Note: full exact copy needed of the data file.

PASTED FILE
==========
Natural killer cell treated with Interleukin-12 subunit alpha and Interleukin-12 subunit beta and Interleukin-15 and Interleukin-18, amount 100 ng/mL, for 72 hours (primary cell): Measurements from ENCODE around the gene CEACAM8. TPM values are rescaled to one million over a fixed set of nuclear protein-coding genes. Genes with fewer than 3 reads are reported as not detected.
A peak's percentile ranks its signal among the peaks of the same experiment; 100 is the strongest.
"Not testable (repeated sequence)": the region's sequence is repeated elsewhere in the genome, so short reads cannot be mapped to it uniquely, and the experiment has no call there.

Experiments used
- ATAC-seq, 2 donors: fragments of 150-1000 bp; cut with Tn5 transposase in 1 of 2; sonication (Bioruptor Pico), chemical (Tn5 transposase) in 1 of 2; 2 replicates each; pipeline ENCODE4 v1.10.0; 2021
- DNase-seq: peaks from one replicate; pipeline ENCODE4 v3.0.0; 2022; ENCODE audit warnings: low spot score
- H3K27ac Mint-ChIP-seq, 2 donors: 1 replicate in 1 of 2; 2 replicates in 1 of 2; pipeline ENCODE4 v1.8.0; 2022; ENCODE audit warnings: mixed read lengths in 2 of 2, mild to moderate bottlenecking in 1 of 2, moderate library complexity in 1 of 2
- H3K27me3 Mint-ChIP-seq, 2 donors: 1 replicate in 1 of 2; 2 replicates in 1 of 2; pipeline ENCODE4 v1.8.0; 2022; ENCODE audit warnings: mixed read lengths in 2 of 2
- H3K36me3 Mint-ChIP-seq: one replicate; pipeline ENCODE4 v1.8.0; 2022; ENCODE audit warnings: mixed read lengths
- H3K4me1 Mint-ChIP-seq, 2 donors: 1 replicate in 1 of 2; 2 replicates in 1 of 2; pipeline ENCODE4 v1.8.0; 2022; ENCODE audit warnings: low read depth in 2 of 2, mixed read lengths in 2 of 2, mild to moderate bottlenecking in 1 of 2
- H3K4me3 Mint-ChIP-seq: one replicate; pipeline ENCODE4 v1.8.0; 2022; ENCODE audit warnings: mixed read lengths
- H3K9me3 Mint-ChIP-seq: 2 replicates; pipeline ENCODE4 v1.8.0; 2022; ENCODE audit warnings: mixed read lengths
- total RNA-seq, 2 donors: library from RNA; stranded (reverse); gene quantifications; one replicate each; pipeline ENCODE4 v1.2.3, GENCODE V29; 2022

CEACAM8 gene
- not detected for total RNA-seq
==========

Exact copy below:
Natural killer cell treated with Interleukin-12 subunit alpha and Interleukin-12 subunit beta and Interleukin-15 and Interleukin-18, amount 100 ng/mL, for 72 hours (primary cell): Measurements from ENCODE around the gene CEACAM8. TPM values are rescaled to one million over a fixed set of nuclear protein-coding genes. Genes with fewer than 3 reads are reported as not detected.
A peak's percentile ranks its signal among the peaks of the same experiment; 100 is the strongest.
"Not testable (repeated sequence)": the region's sequence is repeated elsewhere in the genome, so short reads cannot be mapped to it uniquely, and the experiment has no call there.

Experiments used
- ATAC-seq, 2 donors: fragments of 150-1000 bp; cut with Tn5 transposase in 1 of 2; sonication (Bioruptor Pico), chemical (Tn5 transposase) in 1 of 2; 2 replicates each; pipeline ENCODE4 v1.10.0; 2021
- DNase-seq: peaks from one replicate; pipeline ENCODE4 v3.0.0; 2022; ENCODE audit warnings: low spot score
- H3K27ac Mint-ChIP-seq, 2 donors: 1 replicate in 1 of 2; 2 replicates in 1 of 2; pipeline ENCODE4 v1.8.0; 2022; ENCODE audit warnings: mixed read lengths in 2 of 2, mild to moderate bottlenecking in 1 of 2, moderate library complexity in 1 of 2
- H3K27me3 Mint-ChIP-seq, 2 donors: 1 replicate in 1 of 2; 2 replicates in 1 of 2; pipeline ENCODE4 v1.8.0; 2022; ENCODE audit warnings: mixed read lengths in 2 of 2
- H3K36me3 Mint-ChIP-seq: one replicate; pipeline ENCODE4 v1.8.0; 2022; ENCODE audit warnings: mixed read lengths
- H3K4me1 Mint-ChIP-seq, 2 donors: 1 replicate in 1 of 2; 2 replicates in 1 of 2; pipeline ENCODE4 v1.8.0; 2022; ENCODE audit warnings: low read depth in 2 of 2, mixed read lengths in 2 of 2, mild to moderate bottlenecking in 1 of 2
- H3K4me3 Mint-ChIP-seq: one replicate; pipeline ENCODE4 v1.8.0; 2022; ENCODE audit warnings: mixed read lengths
- H3K9me3 Mint-ChIP-seq: 2 replicates; pipeline ENCODE4 v1.8.0; 2022; ENCODE audit warnings: mixed read lengths
- total RNA-seq, 2 donors: library from RNA; stranded (reverse); gene quantifications; one replicate each; pipeline ENCODE4 v1.2.3, GENCODE V29; 2022

CEACAM8 gene
- not detected for total RNA-seq